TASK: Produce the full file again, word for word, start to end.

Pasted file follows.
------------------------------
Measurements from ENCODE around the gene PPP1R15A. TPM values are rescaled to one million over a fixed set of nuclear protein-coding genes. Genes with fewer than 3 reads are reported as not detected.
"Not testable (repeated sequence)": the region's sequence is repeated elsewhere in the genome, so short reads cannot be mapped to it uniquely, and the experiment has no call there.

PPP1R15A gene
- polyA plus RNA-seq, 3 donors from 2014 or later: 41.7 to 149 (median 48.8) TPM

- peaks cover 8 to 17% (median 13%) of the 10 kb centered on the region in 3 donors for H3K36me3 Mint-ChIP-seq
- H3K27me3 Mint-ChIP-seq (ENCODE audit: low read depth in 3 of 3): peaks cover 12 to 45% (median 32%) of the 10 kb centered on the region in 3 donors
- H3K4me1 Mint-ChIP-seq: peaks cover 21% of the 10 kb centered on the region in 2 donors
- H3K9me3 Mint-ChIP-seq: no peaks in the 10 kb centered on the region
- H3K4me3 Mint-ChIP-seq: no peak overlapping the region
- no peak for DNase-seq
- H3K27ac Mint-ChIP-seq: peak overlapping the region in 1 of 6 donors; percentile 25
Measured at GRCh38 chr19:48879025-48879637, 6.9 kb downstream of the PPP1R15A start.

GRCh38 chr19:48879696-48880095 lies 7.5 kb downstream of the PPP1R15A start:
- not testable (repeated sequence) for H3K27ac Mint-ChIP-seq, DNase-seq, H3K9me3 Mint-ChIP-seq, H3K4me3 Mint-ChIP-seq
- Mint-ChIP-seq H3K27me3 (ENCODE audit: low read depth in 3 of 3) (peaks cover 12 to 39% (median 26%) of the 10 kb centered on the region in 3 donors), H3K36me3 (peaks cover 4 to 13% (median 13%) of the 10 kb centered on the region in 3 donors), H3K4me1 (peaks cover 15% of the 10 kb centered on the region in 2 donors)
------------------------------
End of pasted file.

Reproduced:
Measurements from ENCODE around the gene PPP1R15A. TPM values are rescaled to one million over a fixed set of nuclear protein-coding genes. Genes with fewer than 3 reads are reported as not detected.
"Not testable (repeated sequence)": the region's sequence is repeated elsewhere in the genome, so short reads cannot be mapped to it uniquely, and the experiment has no call there.

PPP1R15A gene
- polyA plus RNA-seq, 3 donors from 2014 or later: 41.7 to 149 (median 48.8) TPM

- peaks cover 8 to 17% (median 13%) of the 10 kb centered on the region in 3 donors for H3K36me3 Mint-ChIP-seq
- H3K27me3 Mint-ChIP-seq (ENCODE audit: low read depth in 3 of 3): peaks cover 12 to 45% (median 32%) of the 10 kb centered on the region in 3 donors
- H3K4me1 Mint-ChIP-seq: peaks cover 21% of the 10 kb centered on the region in 2 donors
- H3K9me3 Mint-ChIP-seq: no peaks in the 10 kb centered on the region
- H3K4me3 Mint-ChIP-seq: no peak overlapping the region
- no peak for DNase-seq
- H3K27ac Mint-ChIP-seq: peak overlapping the region in 1 of 6 donors; percentile 25
Measured at GRCh38 chr19:48879025-48879637, 6.9 kb downstream of the PPP1R15A start.

GRCh38 chr19:48879696-48880095 lies 7.5 kb downstream of the PPP1R15A start:
- not testable (repeated sequence) for H3K27ac Mint-ChIP-seq, DNase-seq, H3K9me3 Mint-ChIP-seq, H3K4me3 Mint-ChIP-seq
- Mint-ChIP-seq H3K27me3 (ENCODE audit: low read depth in 3 of 3) (peaks cover 12 to 39% (median 26%) of the 10 kb centered on the region in 3 donors), H3K36me3 (peaks cover 4 to 13% (median 13%) of the 10 kb centered on the region in 3 donors), H3K4me1 (peaks cover 15% of the 10 kb centered on the region in 2 donors)